Pregnant women with asthma still need to take their asthma medication. The medication won't harm the developing baby. Uncontrolled asthma poses a much greater risk than asthma medication to the expectant mother and her baby.
During pregnancy, some mothers-to-be may feel uneasy about taking medications. However, it is important to the health of both mother and baby that the mother’s asthma is well managed.
Your baby will do best if you are breathing well and easily. There may be risks to the baby if your asthma is poorly controlled. Work with your doctor to create a written asthma action plan and have it reviewed at regular times during your pregnancy.
Your asthma may change
Pregnancy can mean a change in a woman’s asthma. For some women, their asthma worsens and for others it improves, and for others there is no change at all.
As the baby grows and the womb enlarges, some women feel breathless, particularly with physical activity. This is part of the normal changes that occur during pregnancy. If you are concerned, speak to your doctor.
Medications are safe
Asthma medications are extremely safe and appropriate for use during pregnancy. Most asthma medications are inhaled, which delivers medication directly to the airways where it is needed, so a small dose can often be enough. Asthma medication is not dependent on circulation through the bloodstream and, to some extent, bypasses the baby.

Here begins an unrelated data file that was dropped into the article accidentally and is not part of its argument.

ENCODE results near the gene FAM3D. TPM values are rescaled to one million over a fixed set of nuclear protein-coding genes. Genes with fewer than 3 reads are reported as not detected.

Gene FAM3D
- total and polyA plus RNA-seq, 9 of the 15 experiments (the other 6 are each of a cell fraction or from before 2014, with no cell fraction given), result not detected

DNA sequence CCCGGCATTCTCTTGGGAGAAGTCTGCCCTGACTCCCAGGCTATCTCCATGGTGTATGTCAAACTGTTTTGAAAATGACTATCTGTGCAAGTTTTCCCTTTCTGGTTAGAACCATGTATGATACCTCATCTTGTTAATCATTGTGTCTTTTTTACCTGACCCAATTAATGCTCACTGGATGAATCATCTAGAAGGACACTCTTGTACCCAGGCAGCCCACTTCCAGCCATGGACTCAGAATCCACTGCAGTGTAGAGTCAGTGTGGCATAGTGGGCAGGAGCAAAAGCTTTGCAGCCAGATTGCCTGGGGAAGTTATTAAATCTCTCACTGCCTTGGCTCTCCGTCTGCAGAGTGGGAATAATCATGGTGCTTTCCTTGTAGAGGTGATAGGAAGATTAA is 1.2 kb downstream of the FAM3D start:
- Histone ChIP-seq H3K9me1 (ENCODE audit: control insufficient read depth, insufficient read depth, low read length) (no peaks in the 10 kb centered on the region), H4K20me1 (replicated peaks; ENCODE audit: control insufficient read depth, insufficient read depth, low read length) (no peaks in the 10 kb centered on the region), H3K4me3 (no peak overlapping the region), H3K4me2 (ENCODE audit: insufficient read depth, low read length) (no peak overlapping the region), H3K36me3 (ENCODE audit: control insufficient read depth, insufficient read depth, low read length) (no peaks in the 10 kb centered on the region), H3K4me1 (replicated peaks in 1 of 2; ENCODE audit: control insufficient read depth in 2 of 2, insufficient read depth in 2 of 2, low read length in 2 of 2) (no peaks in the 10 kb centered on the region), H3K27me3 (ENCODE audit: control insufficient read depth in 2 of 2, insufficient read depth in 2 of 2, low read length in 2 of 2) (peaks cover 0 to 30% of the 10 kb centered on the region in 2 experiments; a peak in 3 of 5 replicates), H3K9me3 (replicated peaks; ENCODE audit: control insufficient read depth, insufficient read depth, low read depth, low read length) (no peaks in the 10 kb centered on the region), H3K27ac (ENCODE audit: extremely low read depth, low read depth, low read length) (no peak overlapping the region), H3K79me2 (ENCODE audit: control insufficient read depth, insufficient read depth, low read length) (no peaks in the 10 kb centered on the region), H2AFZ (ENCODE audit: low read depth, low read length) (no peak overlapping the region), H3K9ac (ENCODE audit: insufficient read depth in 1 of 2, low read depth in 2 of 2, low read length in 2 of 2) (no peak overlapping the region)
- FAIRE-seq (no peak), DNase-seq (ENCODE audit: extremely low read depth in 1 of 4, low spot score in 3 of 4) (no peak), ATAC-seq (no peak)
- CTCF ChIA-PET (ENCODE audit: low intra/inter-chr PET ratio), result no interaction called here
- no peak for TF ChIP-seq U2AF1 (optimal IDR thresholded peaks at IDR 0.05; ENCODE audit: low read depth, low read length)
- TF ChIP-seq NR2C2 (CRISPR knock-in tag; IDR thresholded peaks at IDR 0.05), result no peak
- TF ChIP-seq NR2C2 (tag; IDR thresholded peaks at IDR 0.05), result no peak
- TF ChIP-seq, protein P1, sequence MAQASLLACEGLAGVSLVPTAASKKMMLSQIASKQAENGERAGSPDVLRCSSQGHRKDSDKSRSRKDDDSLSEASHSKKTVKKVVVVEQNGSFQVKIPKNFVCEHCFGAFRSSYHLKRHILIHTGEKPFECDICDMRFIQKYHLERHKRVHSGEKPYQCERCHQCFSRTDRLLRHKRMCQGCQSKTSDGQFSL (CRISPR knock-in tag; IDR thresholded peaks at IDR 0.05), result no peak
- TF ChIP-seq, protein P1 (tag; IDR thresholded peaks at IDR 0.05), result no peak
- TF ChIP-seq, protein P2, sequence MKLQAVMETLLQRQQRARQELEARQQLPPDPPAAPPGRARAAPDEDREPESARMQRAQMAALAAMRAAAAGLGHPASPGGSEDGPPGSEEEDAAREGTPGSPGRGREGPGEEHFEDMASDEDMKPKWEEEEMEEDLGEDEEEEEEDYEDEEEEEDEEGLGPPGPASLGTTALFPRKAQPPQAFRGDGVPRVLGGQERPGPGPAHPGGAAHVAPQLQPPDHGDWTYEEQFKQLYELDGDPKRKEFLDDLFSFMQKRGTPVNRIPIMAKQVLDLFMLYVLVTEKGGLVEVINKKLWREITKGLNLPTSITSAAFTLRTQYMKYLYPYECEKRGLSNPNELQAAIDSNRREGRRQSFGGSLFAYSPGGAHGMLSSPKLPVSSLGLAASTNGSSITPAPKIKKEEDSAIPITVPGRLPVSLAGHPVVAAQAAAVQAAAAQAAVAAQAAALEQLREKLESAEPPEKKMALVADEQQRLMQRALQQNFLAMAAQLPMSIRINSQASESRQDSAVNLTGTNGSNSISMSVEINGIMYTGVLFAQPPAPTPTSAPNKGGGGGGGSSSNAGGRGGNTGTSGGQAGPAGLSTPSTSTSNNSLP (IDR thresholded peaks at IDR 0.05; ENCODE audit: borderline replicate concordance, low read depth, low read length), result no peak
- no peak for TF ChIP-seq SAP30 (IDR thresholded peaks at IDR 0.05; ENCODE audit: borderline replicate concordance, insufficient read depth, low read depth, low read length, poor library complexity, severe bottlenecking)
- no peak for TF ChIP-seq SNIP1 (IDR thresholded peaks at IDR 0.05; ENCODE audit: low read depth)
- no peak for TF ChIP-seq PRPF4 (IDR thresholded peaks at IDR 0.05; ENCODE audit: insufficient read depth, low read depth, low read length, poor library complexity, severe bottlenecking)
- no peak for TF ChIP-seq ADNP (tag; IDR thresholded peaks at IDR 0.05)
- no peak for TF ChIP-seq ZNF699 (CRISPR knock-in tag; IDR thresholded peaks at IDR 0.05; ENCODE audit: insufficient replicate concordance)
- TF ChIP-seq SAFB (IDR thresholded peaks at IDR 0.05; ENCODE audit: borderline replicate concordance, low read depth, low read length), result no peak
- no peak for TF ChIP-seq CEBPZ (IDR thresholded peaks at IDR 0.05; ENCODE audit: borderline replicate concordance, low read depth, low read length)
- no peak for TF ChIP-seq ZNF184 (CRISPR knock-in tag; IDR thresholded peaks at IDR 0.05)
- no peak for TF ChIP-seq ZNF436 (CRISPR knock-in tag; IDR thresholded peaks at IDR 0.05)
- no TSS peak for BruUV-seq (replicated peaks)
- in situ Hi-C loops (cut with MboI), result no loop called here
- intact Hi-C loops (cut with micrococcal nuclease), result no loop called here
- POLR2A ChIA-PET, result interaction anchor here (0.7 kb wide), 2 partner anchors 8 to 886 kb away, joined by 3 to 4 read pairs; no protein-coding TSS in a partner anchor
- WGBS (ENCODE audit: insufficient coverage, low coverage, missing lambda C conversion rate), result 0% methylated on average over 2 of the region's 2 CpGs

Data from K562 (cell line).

Labour won’t be affected
Asthma attacks during labour are rare. However, you should make sure your asthma medication is always accessible, including when you are in hospital. If you have asthma symptoms during labour, take your reliever medication as usual.
Severe or unstable asthma
Uncontrolled asthma has been linked with premature births and low-weight babies. If your asthma is severe or unstable, your asthma action plan should include a plan for labour that takes anaesthetic options into account. This action plan needs the input of both your obstetrician and your asthma specialist.
You can improve and better manage your asthma if you don’t smoke. Cigarette smoking also has many damaging effects on your developing baby, including:
- Risk of a premature birth
- Reduced birth weight, which can bring about other complications
- Risk of fetal death, stillbirth and sudden infant death syndrome (SIDS)
- Risk of asthma and respiratory infections.
Most asthma medications are safe to take during breastfeeding. If you are concerned, speak with your doctor.
Where to get help
- Your doctor
- The Asthma Foundation of Victoria Tel. 1800 645 130 or (03) 9326 7088
Things to remember
- Continue to take your asthma medications as prescribed when you are pregnant. Poorly controlled asthma is more of a risk to your baby.
- Discuss any concerns with your doctor and work together to develop an asthma action plan.
- Feeling breathless in late pregnancy is common, even in pregnant women who don’t have asthma.
You might also be interested in:
- Asthma-friendly home.
- Asthma and breastfeeding.
- Asthma and smoking.
- Asthma Action Plan.
- Asthma children and smoking.
- Asthma management.
Want to know more?
Go to More information for support groups, related links and references.
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Fact sheet currently being reviewed.
Last reviewed: July 2011
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